Is Your Mouth Always Dry?

August 17, 2021 by admin0

When you have dry mouth most of the time, you are at risk of experiencing a number of oral health problems, such as

  • tooth decay
  • mouth sores
  • chapped or cracked lips
  • bad breath
  • a sore tongue or throat
  • trouble chewing, speaking, or swallowing.

Dry mouth also may affect how your dentures fit. Dentures are held in place by a thin layer of saliva. If you don’t make enough saliva, your dentures may not stay in place. Dentures that don’t fit well can slip and rub, causing mouth sores.


Many things can cause dry mouth. Medications are a common reason a person may make less saliva than usual. As many as 500 medications both prescription and those you can buy over the counter (like allergy and cold medicines) can be factors. Radiation treatments for head and neck cancer often damage the salivary glands and result in chronic dry mouth. Saliva production also may be affected by diseases. Longterm diseases, such as Sjögren syndrome, diabetes, and rheumatoid arthritis, can be associated with dry mouth. It also may occur in people with conditions that develop with advancing age, such as Parkinson and Alzheimer diseases. Depression and anxiety also may be related to dry mouth.

Using tobacco or drinking alcohol or beverages with caffeine like coffee and tea and eating spicy foods also can trigger dry mouth.3 Breathing only through your mouth most of the time whether awake or sleeping also dries your mouth out.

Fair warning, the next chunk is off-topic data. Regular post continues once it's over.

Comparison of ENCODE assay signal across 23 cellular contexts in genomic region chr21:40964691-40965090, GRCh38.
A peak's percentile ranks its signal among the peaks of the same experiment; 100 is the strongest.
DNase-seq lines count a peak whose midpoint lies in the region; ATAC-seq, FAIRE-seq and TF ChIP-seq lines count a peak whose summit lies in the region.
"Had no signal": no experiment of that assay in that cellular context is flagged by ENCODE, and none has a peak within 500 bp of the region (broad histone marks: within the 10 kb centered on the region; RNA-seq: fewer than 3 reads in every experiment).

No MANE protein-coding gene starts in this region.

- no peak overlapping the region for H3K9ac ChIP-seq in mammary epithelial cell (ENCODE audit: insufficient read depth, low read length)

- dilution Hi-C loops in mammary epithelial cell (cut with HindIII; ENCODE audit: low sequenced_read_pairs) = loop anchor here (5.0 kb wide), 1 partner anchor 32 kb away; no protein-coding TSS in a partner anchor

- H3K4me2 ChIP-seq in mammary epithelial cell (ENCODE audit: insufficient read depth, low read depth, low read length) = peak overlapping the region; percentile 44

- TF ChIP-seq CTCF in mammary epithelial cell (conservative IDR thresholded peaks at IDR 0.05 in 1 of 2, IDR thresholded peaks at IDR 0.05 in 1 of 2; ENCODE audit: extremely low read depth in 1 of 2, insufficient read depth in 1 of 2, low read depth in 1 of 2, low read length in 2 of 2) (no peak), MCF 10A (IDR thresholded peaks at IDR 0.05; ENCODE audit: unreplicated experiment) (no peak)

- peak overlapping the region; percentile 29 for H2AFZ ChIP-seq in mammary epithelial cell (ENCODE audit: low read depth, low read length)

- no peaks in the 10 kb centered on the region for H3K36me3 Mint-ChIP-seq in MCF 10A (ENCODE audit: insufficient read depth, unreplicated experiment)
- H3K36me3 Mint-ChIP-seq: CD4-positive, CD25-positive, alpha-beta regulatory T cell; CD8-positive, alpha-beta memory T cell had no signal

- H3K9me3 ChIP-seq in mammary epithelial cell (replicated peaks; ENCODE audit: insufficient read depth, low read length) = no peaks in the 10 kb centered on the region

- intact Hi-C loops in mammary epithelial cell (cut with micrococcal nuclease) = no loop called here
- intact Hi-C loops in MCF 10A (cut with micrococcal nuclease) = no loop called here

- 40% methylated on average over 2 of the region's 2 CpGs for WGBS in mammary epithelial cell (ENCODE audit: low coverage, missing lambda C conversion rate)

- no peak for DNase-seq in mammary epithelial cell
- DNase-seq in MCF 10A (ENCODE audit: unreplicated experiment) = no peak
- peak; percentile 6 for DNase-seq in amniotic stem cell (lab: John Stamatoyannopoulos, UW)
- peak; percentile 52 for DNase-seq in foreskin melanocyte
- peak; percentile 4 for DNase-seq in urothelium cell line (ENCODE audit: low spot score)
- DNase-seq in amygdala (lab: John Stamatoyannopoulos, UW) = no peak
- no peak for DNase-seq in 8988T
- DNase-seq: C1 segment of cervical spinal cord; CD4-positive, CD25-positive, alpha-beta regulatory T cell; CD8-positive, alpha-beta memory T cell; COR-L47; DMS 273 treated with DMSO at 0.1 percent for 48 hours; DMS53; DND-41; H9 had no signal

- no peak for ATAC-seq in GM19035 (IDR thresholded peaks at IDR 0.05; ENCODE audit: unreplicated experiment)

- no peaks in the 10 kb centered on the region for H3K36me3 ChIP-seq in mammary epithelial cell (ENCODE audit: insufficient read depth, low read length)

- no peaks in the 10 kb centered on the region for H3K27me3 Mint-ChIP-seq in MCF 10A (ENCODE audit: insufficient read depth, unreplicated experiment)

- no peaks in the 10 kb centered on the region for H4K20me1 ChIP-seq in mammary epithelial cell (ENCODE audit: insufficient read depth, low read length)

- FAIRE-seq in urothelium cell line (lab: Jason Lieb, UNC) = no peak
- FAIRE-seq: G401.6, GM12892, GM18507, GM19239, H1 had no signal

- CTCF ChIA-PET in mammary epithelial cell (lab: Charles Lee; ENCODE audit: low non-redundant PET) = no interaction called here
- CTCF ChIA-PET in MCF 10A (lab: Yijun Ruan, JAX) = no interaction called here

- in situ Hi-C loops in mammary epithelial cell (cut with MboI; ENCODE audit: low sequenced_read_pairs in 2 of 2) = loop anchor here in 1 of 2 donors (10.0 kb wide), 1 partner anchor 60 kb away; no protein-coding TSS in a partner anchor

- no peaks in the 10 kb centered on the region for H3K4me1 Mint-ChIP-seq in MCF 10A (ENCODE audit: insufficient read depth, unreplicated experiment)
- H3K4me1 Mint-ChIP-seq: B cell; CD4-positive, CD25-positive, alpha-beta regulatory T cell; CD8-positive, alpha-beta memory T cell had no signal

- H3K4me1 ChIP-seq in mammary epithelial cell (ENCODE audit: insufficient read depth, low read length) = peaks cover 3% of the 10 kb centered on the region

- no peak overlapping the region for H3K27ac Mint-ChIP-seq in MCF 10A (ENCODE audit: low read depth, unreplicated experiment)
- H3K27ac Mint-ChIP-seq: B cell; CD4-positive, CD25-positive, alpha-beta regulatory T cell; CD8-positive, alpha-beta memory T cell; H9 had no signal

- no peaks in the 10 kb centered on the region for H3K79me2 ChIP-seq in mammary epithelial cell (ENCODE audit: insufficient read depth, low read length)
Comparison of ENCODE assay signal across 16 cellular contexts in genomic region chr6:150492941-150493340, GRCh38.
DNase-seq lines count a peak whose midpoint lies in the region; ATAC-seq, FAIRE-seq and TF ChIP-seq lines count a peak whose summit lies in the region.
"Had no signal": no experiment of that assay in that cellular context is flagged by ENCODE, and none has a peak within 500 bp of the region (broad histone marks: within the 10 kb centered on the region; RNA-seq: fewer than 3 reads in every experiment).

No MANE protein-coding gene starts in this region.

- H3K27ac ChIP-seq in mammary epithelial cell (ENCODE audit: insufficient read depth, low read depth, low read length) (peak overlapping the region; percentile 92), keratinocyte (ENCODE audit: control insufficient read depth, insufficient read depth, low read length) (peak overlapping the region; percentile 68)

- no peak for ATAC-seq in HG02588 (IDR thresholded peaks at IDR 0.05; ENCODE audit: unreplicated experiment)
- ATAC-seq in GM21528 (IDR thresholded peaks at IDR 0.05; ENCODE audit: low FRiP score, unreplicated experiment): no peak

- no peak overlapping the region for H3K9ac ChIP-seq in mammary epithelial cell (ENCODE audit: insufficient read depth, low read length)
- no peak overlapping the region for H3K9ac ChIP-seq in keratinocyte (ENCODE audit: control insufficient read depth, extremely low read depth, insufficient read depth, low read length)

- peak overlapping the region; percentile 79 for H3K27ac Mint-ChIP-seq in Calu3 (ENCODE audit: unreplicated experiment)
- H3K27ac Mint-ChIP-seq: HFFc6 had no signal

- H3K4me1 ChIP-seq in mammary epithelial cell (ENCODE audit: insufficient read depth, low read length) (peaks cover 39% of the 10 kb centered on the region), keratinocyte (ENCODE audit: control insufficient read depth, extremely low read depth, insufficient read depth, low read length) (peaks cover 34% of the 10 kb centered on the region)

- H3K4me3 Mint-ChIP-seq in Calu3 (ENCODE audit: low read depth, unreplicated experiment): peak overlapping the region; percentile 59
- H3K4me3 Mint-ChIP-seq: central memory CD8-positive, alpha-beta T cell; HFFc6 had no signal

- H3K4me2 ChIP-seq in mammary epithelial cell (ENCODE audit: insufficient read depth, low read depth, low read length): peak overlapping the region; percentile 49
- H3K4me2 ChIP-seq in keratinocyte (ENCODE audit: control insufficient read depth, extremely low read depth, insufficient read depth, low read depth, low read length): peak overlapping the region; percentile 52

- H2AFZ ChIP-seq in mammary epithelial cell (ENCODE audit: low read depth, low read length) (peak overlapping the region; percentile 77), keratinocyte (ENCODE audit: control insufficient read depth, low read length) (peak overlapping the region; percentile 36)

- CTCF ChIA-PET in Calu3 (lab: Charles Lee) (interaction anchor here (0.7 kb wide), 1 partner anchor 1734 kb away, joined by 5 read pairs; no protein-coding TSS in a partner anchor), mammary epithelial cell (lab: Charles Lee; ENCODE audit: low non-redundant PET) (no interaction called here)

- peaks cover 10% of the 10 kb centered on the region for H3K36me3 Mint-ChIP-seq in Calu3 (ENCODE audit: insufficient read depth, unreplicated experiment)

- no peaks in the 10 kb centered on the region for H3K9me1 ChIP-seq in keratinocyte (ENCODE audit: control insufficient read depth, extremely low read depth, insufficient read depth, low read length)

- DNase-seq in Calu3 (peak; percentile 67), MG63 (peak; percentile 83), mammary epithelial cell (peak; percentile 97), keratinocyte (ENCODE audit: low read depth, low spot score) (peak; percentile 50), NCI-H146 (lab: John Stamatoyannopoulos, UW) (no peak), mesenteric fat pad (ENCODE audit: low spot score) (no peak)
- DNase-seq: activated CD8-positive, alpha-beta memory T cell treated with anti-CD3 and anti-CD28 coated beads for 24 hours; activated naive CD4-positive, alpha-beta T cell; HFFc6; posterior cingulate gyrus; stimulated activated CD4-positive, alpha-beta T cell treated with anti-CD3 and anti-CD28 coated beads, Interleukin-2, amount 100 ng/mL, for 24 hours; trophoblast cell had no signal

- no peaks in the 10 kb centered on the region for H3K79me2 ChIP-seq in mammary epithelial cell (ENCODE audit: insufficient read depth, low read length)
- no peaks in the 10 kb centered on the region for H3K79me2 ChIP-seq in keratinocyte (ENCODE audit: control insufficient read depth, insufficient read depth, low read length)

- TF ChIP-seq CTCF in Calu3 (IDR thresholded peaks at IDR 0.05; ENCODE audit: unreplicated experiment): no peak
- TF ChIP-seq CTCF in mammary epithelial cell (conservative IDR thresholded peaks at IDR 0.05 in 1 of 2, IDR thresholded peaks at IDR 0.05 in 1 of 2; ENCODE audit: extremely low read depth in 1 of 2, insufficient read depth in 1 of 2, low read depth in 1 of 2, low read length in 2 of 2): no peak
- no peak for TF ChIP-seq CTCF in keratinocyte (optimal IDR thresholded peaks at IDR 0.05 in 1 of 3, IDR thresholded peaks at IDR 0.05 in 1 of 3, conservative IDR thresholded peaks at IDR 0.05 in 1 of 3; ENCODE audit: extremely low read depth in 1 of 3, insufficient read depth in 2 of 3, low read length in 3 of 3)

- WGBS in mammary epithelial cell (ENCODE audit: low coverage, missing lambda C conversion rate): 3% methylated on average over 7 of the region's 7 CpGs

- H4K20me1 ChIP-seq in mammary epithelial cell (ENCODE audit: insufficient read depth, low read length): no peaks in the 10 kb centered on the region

You can try several things to help relieve dry mouth, including

  • sipping water or sugarless drinks that don’t contain caffeine
  • sucking (not chewing) on ice chips
  • applying lanolin-based lip balm
  • using sugar-free chewing gum or sugar-free candy to stimulate saliva production
  • using a humidifier at night.

There also are several things you can avoid that might help; for example

  • eating salty or spicy foods
  • consuming alcoholic beverages, including alcohol containing mouth rinses
  • drinking caffeine-containing beverages
  • using tobacco products.


Having low or no saliva can increase your risk of tooth decay. This makes good oral hygiene even more important. Some steps you can take to improve your oral hygiene include brushing your teeth twice a day with a soft-bristled brush and a toothpaste with fluoride in it and cleaning between your teeth once a day using floss or another interdental cleaner.

You should also visit the dentist regularly. Your dentist may be able to help determine the cause of your problem. He or she can examine you, measure your salivary flow, and talk with you about your general health, medications, or personal habits that may contribute to your dry mouth. Your dentist also may be able to help reduce your risk of tooth decay by applying a fluoride gel or varnish to your teeth or prescribing a mouth rinse or toothpaste that contains high levels of fluoride.1 He or she also may suggest that you use a rinse or gel to help keep your mouth moist.

If you wear dentures, your dentist can be alert to ensure they fit properly. If mouth sores develop, he or she may be able to adjust the dentures to help resolve the problem.


Dry mouth can lead to oral health problems like tooth decay or mouth sores. Talk to your dentist about ways to limit the effects of dry mouth.

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